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How to Use Null-Coalescing Operator (??)

, 29 Aug 2013
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How to Use Null-Coalescing Operator

Introduction

  • The ?? operator is called the null-coalescing operator
  • It's used to define a default value for nullable value types or reference types
  • It returns the left-hand operand if the operand is not null
  • Otherwise it returns the right operand

Null-Coalescing Operator

Compile-Time Errors and Exceptions

  • A nullable type can contain a value, or it can be undefined
  • The ?? operator defines the default value to be returned when a nullable type is assigned to a non-nullable type
  • If you try to assign a nullable value type to a non-nullable value type without using the ?? operator, you will generate a compile-time error

It's like this

int? x = null;//x is nullable value type
int z = 0;//z is non-nullable value type
z = x; 

Cannot implicitly convert type 'int?' to 'int'.

But if you use ?? operator. You won't have any problem.

z = x ?? 1;//with ?? operator No issues 
  • If you use a cast, and the nullable value type is currently undefined, an InvalidOperationException exception will be thrown

It's like this

int? x = null;//x is nullable value type
int z = 0;//z is non-nullable value type
z = (int)x;//when you run the app,
           //It'll give ==>

Nullable object must have a value

But If you use ?? operator, you won't have any problem.

z = x ?? 1;//with ?? operator No issues
  • The result of a ?? operator is not considered to be a constant even if both its arguments are constants

Example

class Program
    {
        static void Main(string[] args)
        {
            //EXAMPLE 01 :    

            int? x = null;
            // y = x, unless x is null, in which case y = -1

            int y = x ?? -1;

 
            //EXAMPLE 02 : ?? Operator With Value Type

            // Assign i to return value of method, unless
            // return value is null, in which case assign
            // default value of int to i

            int i = GetNullableInt() ?? default(int);

 
            //EXAMPLE 03 : ?? Operator With Reference Type

            string s = GetStringValue();

            // Assign content of s to z, unless s is null,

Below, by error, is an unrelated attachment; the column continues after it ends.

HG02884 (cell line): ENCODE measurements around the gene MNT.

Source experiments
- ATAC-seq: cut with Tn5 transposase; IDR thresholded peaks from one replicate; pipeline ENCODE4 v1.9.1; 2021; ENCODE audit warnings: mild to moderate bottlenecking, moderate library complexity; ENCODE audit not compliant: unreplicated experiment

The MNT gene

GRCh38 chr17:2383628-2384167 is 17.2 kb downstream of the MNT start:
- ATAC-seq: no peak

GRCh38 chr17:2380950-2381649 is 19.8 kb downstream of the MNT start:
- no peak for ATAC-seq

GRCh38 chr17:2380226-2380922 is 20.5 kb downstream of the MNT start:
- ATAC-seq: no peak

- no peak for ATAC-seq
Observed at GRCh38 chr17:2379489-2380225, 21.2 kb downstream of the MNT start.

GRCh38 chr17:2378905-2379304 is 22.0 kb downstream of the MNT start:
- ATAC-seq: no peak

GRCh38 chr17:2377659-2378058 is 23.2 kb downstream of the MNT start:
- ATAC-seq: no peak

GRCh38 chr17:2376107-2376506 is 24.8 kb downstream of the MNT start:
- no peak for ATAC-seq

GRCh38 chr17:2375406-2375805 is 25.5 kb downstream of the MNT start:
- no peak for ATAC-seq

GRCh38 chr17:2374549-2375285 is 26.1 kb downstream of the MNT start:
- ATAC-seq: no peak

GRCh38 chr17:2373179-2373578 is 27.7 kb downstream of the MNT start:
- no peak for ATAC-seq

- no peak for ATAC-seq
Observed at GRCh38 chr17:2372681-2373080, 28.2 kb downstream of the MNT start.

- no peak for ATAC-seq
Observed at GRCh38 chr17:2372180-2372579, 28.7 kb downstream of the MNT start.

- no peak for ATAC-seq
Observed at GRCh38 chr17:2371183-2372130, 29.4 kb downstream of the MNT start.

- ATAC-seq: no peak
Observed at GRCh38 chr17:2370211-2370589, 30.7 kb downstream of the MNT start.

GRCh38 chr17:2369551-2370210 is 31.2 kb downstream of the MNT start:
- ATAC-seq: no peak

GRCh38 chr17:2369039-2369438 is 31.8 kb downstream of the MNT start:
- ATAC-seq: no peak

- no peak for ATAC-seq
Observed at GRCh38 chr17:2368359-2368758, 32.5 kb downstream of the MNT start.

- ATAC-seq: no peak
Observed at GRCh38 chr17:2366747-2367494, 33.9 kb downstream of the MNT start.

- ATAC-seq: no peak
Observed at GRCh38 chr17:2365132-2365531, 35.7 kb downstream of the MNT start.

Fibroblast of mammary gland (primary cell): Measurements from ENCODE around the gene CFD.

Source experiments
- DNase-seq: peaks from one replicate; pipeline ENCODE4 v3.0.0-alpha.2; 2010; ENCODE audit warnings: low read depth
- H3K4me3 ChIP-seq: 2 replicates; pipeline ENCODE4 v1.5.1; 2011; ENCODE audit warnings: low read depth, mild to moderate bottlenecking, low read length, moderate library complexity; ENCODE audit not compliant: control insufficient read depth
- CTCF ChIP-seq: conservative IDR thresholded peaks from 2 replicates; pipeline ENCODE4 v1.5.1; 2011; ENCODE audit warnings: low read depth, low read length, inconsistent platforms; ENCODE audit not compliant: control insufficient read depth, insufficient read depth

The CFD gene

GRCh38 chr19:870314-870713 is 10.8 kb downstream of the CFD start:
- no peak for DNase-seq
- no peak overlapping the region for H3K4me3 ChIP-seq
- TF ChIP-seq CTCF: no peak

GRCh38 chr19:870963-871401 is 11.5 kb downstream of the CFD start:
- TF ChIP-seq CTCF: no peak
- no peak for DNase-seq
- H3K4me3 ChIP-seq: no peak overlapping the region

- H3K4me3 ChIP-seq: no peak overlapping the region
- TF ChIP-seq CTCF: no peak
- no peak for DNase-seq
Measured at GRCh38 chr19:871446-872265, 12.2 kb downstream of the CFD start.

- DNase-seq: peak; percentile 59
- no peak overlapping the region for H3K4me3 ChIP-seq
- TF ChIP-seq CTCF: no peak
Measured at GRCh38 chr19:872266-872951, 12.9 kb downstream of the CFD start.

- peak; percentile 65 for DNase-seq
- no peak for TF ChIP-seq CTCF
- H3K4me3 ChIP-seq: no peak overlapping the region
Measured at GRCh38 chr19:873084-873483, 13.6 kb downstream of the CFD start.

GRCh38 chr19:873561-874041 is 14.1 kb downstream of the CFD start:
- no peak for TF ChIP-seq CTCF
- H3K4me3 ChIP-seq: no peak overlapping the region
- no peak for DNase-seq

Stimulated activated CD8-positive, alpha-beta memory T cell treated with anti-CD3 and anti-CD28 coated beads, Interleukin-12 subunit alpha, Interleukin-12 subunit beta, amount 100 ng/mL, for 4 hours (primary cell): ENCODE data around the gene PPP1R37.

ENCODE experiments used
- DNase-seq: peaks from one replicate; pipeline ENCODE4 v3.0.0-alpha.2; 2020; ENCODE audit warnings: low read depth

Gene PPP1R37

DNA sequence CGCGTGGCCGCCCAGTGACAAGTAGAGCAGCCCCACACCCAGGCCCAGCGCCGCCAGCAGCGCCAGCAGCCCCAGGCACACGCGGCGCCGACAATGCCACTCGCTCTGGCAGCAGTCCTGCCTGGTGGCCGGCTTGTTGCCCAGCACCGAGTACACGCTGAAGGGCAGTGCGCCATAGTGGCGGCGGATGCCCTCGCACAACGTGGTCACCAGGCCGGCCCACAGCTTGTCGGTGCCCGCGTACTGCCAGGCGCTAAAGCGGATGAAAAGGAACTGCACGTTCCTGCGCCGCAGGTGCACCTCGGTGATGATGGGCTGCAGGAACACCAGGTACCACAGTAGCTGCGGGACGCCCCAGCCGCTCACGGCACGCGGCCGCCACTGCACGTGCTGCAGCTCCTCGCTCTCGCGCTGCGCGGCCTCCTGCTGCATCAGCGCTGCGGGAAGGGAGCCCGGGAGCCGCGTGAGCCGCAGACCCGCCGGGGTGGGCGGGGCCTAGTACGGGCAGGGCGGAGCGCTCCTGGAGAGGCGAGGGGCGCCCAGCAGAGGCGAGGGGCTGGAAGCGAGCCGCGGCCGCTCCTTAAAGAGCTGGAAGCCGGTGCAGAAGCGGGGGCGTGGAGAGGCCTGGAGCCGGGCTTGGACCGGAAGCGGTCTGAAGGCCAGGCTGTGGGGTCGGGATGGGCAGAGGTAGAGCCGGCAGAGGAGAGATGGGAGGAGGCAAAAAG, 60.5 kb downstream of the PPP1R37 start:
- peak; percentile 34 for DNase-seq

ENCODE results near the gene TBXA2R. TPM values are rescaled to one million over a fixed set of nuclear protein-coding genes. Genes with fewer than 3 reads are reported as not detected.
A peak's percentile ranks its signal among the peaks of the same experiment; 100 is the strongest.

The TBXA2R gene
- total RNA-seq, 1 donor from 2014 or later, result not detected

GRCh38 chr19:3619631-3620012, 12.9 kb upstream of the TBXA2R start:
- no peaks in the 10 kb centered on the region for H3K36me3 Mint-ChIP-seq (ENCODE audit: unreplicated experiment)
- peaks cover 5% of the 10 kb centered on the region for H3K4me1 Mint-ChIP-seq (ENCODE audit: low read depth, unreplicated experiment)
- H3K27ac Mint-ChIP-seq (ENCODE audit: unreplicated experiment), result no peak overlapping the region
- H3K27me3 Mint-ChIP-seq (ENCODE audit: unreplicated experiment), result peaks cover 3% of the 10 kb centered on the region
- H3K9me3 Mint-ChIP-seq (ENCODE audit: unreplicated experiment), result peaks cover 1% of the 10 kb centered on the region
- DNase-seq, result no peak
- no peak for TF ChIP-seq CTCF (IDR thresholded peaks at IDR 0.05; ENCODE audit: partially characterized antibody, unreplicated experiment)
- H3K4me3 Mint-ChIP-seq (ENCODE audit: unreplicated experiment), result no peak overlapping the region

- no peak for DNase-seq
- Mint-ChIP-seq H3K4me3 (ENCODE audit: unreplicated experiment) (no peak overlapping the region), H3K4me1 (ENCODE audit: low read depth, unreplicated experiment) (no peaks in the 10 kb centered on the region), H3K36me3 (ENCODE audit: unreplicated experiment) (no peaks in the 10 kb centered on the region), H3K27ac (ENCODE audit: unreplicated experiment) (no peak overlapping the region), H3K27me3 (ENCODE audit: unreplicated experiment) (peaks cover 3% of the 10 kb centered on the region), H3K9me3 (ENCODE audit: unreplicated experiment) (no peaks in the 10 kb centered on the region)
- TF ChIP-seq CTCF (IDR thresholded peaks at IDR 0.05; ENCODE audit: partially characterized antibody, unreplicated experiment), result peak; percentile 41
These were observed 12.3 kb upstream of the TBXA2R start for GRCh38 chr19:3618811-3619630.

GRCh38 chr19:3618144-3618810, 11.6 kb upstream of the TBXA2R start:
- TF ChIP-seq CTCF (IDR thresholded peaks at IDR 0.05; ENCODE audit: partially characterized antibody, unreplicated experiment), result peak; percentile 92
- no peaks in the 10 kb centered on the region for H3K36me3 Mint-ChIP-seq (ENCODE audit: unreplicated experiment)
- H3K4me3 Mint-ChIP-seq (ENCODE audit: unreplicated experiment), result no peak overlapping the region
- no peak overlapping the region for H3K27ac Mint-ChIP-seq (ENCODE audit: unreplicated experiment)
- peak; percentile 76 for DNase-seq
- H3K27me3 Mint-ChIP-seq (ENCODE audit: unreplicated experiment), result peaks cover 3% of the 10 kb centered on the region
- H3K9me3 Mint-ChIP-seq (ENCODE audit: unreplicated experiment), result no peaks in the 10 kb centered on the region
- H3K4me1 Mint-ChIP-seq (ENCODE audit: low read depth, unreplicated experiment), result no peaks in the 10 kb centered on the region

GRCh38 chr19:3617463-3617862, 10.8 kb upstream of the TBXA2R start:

// in which case assign "Unspecified"

            var z = s ?? "Unspecified";
        }

        static int? GetNullableInt()
        {
            return null;
        }

        static string GetStringValue()
        {
            return null;
        }
    }

Output

Example 01

Null-Coalescing Operator Example  1

Example 02

Null-Coalescing Operator Example  2

Example 03

Null-Coalescing Operator Example  3

Usage of ?? Operator

  • The chaining is a big plus for the ?? operator. It removes a bunch of redundant IFs

    e.g.

    string finalVal = parm1 ?? localDefault ?? globalDefault; 
  • You can easily convert nullable value types into non-nullable types

    e.g.

    int? test = null;
    var result = test ?? 0; //now the result is int, not nullable int?
  • You can use null-coalescing operator in lazy instantiated private variables

    e.g.

    private IList<Car> _car;
    
    public ILis<Car> CarList
     {
       get { return _car ?? (_car = new List<Car>()); }
     }

References

?? Operator

Conclusion

  • It can greatly enhance your code, making it concise and pleasant to read.
  • Enjoy this ?? operator and let me know if you have any issues.

I hope this helps you. Comments and feedback are greatly appreciated.

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License

This article, along with any associated source code and files, is licensed under The Code Project Open License (CPOL)

About the Author

Sampath Lokuge
Software Developer (Senior) Freelancer
Sri Lanka Sri Lanka
Sampath Lokuge holds a Bachelor of Science degree in the Mathematics and Computer Science at the University of Colombo, Sri Lanka.
 
He possesses over 7 years of experience in constructing web applications using Microsoft Technologies including ASP.net MVC, C#, SQL Server, Web API, Entity Framework and also other web technologies such as HTML5, CSS3,jQuery and AngularJS.
 
Sampath has earned Microsoft certifications such as MCP, MCAD, MCSD and MCTS and very recently he has completed MS (Microsoft Specialist) for MVC 4 and MCSD (Windows Store Apps Using HTML5).
 
Besides that, he is an active blogger, writing about web and mobile development issues and promoting best practices.He also actively participates in online communities such as Code Project and StackOverflow.He himself is handling three communities, which are ASP.net MVC 5 With C# on Linkedin,Entity Framework 6 on G+ and Hybrid Mobile App with WinJS on Facebook.
 
My Email : sugeesampathlokuge@gmail.com

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Comments and Discussions

 
SuggestionCan lead to messy code.. [modified] PinmemberBrent Jenkins30-Aug-13 1:23 
GeneralRe: Can lead to messy code.. [modified] PinmemberSampath Lokuge30-Aug-13 6:24 
GeneralMy vote of 5 PinmemberVolynsky Alex30-Aug-13 0:25 
GeneralRe: My vote of 5 PinmemberSampath Lokuge30-Aug-13 0:42 
GeneralRe: My vote of 5 PinmemberVolynsky Alex30-Aug-13 1:36 
SuggestionNeed to fix the title PinmemberBrad Bruce29-Aug-13 0:16 
GeneralRe: Need to fix the title PinmemberSampath Lokuge29-Aug-13 0:29 
GeneralRe: Need to fix the title PinmemberBrad Bruce29-Aug-13 1:40 
GeneralRe: Need to fix the title PinmemberSampath Lokuge29-Aug-13 3:36 

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